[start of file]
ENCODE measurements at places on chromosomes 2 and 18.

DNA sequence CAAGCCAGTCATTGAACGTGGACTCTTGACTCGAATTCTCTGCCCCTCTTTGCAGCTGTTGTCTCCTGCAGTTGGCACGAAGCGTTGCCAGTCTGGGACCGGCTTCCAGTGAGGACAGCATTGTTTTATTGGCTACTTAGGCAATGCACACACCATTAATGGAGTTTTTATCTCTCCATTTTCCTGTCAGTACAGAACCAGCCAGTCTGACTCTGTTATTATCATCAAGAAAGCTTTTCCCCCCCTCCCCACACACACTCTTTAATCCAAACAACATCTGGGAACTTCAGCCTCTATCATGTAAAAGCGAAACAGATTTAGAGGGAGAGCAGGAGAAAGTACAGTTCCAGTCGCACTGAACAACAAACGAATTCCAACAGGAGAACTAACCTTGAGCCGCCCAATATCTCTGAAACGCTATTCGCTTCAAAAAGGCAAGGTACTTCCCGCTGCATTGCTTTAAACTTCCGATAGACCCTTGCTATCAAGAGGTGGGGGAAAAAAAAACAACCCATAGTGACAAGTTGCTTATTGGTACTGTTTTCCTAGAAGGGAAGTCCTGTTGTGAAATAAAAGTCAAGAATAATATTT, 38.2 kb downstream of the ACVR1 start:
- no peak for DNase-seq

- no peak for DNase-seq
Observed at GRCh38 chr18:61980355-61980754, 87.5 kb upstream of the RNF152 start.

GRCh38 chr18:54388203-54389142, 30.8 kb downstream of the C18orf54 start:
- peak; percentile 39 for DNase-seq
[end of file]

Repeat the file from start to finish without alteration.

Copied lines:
ENCODE measurements at places on chromosomes 2 and 18.

DNA sequence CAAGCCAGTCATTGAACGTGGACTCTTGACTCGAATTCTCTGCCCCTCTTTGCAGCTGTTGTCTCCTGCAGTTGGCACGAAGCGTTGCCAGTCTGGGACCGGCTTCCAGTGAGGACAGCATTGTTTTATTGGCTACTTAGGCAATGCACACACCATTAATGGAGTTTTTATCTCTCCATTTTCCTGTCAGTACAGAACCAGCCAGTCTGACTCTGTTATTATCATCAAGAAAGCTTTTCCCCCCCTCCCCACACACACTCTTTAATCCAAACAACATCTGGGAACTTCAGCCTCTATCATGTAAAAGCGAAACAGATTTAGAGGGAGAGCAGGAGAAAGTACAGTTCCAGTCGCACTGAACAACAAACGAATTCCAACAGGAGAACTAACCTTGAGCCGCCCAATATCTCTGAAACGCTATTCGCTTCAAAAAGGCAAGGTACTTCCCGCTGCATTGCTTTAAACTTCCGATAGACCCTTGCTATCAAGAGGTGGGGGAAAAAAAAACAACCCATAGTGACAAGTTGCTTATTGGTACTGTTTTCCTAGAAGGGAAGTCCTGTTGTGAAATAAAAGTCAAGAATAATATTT, 38.2 kb downstream of the ACVR1 start:
- no peak for DNase-seq

- no peak for DNase-seq
Observed at GRCh38 chr18:61980355-61980754, 87.5 kb upstream of the RNF152 start.

GRCh38 chr18:54388203-54389142, 30.8 kb downstream of the C18orf54 start:
- peak; percentile 39 for DNase-seq